The International Monetary Fund on Monday released its latest projections for the global economy.
Those forecasts were detailed in an update to the IMF's World Economic Outlook report, which is widely read by both public and private sectors globally.
Here are five charts that show the fund's latest assessments of the world economy.
The IMF has forecast the global economy to rebound to 3.3% this year from an estimated 2.9% last year. However, that projection for 2020 is a downward revision from 3.4% stated in its October 2019 World Economic Outlook.
The fund attributed "the lion's share" of the downward revision to "a more subdued growth forecast" for India.
India, Asia's third-largest economy, is expected to grow by 5.8% in 2020 — a 1.2 percentage point markdown from the organization's October forecast.
The IMF said India's "domestic demand has slowed more sharply than expected" amid stresses in the financial sector and a decline in credit growth.
Still, the 5.8% forecast for this year is an improvement from the estimated 4.8% growth for last year, owing to both monetary and fiscal measures, and subdued oil prices, said the IMF.
China's growth forecast for 2020 was revised higher by 0.2 percentage points to 6.0%, according to the IMF. That's partly because the country's "phase one" trade deal with the U.S. is likely to reduce some risks facing the world's second-largest economy, the fund said.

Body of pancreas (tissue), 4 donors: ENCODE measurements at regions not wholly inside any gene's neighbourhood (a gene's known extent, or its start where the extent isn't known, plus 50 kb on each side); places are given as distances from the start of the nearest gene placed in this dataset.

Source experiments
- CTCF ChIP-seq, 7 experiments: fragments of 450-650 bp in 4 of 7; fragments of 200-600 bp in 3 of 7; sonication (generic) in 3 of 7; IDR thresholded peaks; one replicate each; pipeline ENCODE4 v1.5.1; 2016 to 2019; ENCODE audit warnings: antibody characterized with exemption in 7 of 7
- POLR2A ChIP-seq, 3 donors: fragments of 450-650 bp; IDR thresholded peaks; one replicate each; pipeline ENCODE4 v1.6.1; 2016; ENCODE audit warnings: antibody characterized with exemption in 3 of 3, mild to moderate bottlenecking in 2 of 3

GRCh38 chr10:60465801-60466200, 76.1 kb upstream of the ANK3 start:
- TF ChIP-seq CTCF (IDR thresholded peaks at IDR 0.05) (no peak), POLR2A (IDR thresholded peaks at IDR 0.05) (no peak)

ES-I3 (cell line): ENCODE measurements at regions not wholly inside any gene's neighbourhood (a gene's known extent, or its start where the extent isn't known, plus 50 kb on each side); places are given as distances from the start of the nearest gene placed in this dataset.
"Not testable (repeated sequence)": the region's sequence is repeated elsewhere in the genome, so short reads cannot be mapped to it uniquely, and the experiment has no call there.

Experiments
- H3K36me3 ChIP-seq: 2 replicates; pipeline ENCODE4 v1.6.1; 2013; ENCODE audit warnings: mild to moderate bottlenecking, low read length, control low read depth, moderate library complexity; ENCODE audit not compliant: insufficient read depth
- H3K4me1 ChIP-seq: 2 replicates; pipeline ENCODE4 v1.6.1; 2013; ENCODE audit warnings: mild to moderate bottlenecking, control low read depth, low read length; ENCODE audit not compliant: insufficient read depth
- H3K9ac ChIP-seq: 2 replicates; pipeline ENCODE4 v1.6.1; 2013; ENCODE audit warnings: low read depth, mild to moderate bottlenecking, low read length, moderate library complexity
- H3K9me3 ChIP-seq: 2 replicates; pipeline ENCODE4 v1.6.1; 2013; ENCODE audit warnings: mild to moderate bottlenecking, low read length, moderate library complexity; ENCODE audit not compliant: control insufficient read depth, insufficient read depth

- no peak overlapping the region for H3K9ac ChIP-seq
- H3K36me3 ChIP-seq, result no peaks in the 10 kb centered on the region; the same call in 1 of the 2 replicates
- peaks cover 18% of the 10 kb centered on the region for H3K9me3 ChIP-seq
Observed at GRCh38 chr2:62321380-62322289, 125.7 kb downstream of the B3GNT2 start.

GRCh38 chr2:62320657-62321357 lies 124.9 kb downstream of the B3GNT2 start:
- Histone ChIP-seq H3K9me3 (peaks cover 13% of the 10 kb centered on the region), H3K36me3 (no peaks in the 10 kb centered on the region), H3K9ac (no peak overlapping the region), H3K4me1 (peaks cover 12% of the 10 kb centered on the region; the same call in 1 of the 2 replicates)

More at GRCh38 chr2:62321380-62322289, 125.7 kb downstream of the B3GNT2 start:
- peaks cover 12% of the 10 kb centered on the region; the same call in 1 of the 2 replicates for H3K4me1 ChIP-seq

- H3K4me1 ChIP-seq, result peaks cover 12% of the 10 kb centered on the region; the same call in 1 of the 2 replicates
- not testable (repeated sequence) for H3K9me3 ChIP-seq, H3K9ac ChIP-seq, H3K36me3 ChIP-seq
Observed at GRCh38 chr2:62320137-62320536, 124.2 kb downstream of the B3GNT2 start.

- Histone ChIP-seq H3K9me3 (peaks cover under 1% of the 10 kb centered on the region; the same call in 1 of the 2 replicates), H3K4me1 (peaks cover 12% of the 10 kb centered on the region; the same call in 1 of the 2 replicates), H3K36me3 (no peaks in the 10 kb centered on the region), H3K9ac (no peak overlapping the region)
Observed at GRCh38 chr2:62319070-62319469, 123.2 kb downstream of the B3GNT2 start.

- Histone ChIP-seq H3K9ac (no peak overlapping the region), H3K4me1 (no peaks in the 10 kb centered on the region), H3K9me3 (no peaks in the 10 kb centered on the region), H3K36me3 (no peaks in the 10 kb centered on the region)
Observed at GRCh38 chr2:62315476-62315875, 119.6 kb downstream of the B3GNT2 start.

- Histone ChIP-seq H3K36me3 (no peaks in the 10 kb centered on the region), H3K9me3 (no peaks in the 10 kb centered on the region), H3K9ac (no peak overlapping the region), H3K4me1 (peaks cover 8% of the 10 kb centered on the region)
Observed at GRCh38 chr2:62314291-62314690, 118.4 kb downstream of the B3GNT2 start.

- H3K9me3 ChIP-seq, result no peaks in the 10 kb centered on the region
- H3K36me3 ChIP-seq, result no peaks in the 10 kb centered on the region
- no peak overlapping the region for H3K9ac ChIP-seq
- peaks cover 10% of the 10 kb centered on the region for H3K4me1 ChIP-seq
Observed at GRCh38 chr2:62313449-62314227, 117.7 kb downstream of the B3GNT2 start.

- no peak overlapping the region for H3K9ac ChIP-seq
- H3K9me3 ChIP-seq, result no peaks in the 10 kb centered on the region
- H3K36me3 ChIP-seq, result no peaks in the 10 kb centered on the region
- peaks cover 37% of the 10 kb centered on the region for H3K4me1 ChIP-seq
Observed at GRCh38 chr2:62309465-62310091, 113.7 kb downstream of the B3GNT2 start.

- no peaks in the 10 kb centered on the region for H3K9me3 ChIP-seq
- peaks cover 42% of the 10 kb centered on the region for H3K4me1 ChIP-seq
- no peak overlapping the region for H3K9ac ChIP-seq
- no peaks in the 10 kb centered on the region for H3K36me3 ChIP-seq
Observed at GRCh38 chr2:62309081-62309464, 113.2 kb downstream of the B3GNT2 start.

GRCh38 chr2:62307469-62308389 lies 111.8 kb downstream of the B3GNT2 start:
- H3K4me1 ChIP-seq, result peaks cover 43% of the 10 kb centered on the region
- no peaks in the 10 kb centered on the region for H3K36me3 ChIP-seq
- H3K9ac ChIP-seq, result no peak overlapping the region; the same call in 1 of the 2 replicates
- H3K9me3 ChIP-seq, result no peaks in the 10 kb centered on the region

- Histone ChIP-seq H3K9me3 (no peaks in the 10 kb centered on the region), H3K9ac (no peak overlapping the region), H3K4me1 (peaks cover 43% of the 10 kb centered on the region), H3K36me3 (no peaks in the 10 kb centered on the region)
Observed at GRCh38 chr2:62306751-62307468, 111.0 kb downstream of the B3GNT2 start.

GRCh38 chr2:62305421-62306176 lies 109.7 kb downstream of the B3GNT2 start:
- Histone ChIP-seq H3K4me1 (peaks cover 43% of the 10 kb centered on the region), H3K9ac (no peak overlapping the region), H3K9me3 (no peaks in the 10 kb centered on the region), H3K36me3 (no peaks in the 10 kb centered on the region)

"However, unresolved disputes on broader US-China economic relations as well as needed domestic financial regulatory strengthening are expected to continue weighing on activity," the fund wrote in its report.
The U.S., the world's largest economy, is projected to grow by 2.0% this year — a downward revision of 0.1 percentage points compared to the IMF's October forecast.
Max Lin, a strategist at NatWest Markets, said the downgrade reflects a slowing manufacturing sector in the U.S. and potential risks from the presidential elections later this year.
Growth in the euro area for this year was revised down by 0.1 percentage points to 1.3%, according to the IMF.
But that projection reflects a pick up from last year's 1.2% estimate, which the organization attributed to an expected improvement in external demand.
These are the IMF's growth forecasts for major European economies this year: